WHEN 800 years of Arab rule ended in 1492, to be replaced by the zealous Catholic monarchs Isabella and Ferdinand, Spanish Christian religious art once again began to flourish. In Islam, the portrayal of a human being was discouraged, and it was a capital offence to portray the Prophet Mohammed or Muslim saints, and Islamic art was expressed in geometric designs and quotes from the Qur’an in fine calligraphy. By the 17th century, the crucifixion, the nativity, and the saints in art and sculpture filled the churches. The wealth coming from the newly acquired territories in South America meant generous commissions attracting fine foreign artists, including El Greco.
As part of the Year of Compassion decreed by Pope Francis, the Bishop’s Palace in Málaga is holding a religious art exhibition on the theme of compassion, “Misericordia”, focusing on Spanish and especially Andalucian artists between the 16th and 20th centuries.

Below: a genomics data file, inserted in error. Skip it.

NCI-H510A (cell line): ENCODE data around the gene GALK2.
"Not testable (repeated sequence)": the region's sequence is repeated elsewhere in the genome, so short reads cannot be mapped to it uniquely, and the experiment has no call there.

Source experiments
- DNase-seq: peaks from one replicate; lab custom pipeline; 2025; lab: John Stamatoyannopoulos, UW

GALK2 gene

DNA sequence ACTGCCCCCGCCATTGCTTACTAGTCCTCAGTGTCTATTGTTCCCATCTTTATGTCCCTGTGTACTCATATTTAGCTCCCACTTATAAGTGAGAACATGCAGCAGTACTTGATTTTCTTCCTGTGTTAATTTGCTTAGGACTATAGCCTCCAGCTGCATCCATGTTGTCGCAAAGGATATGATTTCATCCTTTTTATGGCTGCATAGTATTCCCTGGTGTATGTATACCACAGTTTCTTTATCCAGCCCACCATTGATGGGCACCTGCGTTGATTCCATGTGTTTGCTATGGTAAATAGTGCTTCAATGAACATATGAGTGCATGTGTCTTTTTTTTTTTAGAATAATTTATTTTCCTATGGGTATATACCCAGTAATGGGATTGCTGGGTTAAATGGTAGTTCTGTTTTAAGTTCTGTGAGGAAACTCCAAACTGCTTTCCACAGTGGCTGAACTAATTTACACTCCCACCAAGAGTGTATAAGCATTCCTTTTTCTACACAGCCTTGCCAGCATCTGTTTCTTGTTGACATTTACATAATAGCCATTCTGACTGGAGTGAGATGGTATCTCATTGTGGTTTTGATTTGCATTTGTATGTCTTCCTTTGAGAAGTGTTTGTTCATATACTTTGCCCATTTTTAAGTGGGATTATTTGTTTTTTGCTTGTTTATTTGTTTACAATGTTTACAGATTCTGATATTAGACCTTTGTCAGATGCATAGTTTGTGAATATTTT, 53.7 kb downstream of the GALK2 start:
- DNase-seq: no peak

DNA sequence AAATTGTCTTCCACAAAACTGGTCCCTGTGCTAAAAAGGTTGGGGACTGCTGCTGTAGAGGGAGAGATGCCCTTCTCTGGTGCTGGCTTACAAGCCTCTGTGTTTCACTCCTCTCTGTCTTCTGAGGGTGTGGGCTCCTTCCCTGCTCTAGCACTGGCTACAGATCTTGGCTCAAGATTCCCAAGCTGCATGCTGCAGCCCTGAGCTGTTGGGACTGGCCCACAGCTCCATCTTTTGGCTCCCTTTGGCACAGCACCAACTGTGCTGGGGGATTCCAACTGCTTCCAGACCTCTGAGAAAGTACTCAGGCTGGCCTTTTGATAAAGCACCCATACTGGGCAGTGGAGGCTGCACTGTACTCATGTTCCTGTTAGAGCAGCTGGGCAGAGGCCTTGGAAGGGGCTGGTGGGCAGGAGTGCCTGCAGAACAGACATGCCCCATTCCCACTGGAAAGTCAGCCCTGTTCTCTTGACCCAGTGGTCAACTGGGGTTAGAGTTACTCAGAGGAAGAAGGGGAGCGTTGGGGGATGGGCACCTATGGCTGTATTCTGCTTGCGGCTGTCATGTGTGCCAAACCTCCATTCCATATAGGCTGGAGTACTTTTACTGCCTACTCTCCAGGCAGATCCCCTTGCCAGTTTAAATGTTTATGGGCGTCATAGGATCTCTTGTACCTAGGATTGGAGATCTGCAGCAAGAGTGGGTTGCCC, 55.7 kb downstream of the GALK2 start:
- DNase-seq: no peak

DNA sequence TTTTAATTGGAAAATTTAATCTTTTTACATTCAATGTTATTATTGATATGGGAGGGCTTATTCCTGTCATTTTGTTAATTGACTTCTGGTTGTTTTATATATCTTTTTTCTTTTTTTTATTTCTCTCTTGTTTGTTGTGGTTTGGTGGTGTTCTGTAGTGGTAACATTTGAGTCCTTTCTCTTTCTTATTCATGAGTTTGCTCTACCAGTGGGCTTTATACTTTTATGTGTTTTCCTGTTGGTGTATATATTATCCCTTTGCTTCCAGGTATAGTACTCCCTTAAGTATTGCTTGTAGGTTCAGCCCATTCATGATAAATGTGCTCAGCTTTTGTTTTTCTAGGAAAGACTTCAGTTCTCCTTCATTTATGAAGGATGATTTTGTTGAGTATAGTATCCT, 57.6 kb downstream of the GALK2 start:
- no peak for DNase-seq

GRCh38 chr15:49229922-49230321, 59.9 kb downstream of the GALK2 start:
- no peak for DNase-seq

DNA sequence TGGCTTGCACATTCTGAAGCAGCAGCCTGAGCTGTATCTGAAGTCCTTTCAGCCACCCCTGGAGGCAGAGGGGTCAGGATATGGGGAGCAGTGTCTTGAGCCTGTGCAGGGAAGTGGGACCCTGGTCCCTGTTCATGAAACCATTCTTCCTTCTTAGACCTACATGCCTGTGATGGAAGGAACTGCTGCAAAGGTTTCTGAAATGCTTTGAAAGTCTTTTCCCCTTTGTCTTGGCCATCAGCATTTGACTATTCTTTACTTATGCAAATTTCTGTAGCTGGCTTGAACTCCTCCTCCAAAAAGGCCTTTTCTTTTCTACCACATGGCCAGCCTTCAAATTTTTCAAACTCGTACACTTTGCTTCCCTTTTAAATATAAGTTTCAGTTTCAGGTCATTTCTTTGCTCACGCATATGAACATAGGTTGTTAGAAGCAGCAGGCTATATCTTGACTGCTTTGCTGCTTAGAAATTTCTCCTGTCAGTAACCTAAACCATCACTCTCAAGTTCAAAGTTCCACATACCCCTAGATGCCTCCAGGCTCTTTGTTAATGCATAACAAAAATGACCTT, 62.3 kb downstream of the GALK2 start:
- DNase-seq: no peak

The Immaculate Conception, 17th-century polychrome on wood, by the sculptor Pedro de Mena (1628-88) has a prominent position in the exhibition; for, the curator, Fr Miguel Gamero, says, “it shows God’s great compassion to sinful mankind.” The young Virgin, in voluminous robes, has hands together in prayer, and her tight mouth indicates how aware she is of her mission.
One of the earliest paintings is Calvary, oil on board, early 1500s, by an unknown artist of the school of Seville. Christ hangs limply on the cross while, on the right, the rabbis with their books discuss together, and, on the left, Mary and John comfort one another. Behind them we see the helmeted handsome heads of Roman soldiers.
A later work, of 1632, oil on copper, by Basilio de Salazar (1613-45), Christ, Man of Sorrows, shows Christ stripped to the waist and humbly bearing the accusations and interrogations.
St Francis of Assisi, with his life of poverty and compassion towards all living creatures, is one of Spain’s favourite saints, and is represented very realistically in a wooden painted sculpture by Fernando Ortiz, from the 18th century. The hands and feet bear the stigmata, and his face is full of love as he gazes at a small crucifix in his hands.
Also 18th-century is an allegorical oil-painting on canvas of the Good Shepherd. Four disciples — Peter recognisable on the right — stand amazed as the resurrected Christ in sombrero and staff appears to them in gentle white light.
At the Palacio Episcopal, Plaza del Obispo, Málaga, until 20 November. It is open from 11 a.m. to 9 p.m. except Mondays. Entry €4.